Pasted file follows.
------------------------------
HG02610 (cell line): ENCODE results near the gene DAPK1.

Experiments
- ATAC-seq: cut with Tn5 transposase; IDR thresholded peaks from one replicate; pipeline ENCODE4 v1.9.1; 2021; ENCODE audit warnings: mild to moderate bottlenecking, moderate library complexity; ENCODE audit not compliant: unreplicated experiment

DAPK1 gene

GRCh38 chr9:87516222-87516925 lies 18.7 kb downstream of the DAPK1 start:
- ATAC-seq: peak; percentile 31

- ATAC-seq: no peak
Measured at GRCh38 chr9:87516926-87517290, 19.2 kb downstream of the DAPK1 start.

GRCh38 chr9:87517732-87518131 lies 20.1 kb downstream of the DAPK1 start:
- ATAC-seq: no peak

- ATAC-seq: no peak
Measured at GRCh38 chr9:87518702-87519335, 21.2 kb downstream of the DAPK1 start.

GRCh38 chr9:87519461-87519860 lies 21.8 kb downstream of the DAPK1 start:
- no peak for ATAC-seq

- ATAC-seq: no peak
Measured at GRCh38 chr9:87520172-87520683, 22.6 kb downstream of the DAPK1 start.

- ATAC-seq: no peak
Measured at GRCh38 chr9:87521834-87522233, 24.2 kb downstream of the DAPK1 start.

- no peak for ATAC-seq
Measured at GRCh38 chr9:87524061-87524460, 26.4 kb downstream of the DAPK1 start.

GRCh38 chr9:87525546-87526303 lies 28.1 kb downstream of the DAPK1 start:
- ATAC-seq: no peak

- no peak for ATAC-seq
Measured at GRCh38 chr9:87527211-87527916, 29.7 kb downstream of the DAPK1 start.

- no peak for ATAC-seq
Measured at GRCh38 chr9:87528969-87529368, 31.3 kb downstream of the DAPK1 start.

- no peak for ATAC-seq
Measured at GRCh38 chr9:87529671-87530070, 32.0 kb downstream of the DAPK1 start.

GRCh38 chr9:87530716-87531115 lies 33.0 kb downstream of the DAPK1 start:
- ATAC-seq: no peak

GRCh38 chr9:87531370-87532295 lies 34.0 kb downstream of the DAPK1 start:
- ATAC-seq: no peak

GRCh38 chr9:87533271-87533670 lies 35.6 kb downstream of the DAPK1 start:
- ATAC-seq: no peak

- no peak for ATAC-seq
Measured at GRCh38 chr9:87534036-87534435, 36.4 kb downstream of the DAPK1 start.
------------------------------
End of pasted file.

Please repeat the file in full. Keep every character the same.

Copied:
HG02610 (cell line): ENCODE results near the gene DAPK1.

Experiments
- ATAC-seq: cut with Tn5 transposase; IDR thresholded peaks from one replicate; pipeline ENCODE4 v1.9.1; 2021; ENCODE audit warnings: mild to moderate bottlenecking, moderate library complexity; ENCODE audit not compliant: unreplicated experiment

DAPK1 gene

GRCh38 chr9:87516222-87516925 lies 18.7 kb downstream of the DAPK1 start:
- ATAC-seq: peak; percentile 31

- ATAC-seq: no peak
Measured at GRCh38 chr9:87516926-87517290, 19.2 kb downstream of the DAPK1 start.

GRCh38 chr9:87517732-87518131 lies 20.1 kb downstream of the DAPK1 start:
- ATAC-seq: no peak

- ATAC-seq: no peak
Measured at GRCh38 chr9:87518702-87519335, 21.2 kb downstream of the DAPK1 start.

GRCh38 chr9:87519461-87519860 lies 21.8 kb downstream of the DAPK1 start:
- no peak for ATAC-seq

- ATAC-seq: no peak
Measured at GRCh38 chr9:87520172-87520683, 22.6 kb downstream of the DAPK1 start.

- ATAC-seq: no peak
Measured at GRCh38 chr9:87521834-87522233, 24.2 kb downstream of the DAPK1 start.

- no peak for ATAC-seq
Measured at GRCh38 chr9:87524061-87524460, 26.4 kb downstream of the DAPK1 start.

GRCh38 chr9:87525546-87526303 lies 28.1 kb downstream of the DAPK1 start:
- ATAC-seq: no peak

- no peak for ATAC-seq
Measured at GRCh38 chr9:87527211-87527916, 29.7 kb downstream of the DAPK1 start.

- no peak for ATAC-seq
Measured at GRCh38 chr9:87528969-87529368, 31.3 kb downstream of the DAPK1 start.

- no peak for ATAC-seq
Measured at GRCh38 chr9:87529671-87530070, 32.0 kb downstream of the DAPK1 start.

GRCh38 chr9:87530716-87531115 lies 33.0 kb downstream of the DAPK1 start:
- ATAC-seq: no peak

GRCh38 chr9:87531370-87532295 lies 34.0 kb downstream of the DAPK1 start:
- ATAC-seq: no peak

GRCh38 chr9:87533271-87533670 lies 35.6 kb downstream of the DAPK1 start:
- ATAC-seq: no peak

- no peak for ATAC-seq
Measured at GRCh38 chr9:87534036-87534435, 36.4 kb downstream of the DAPK1 start.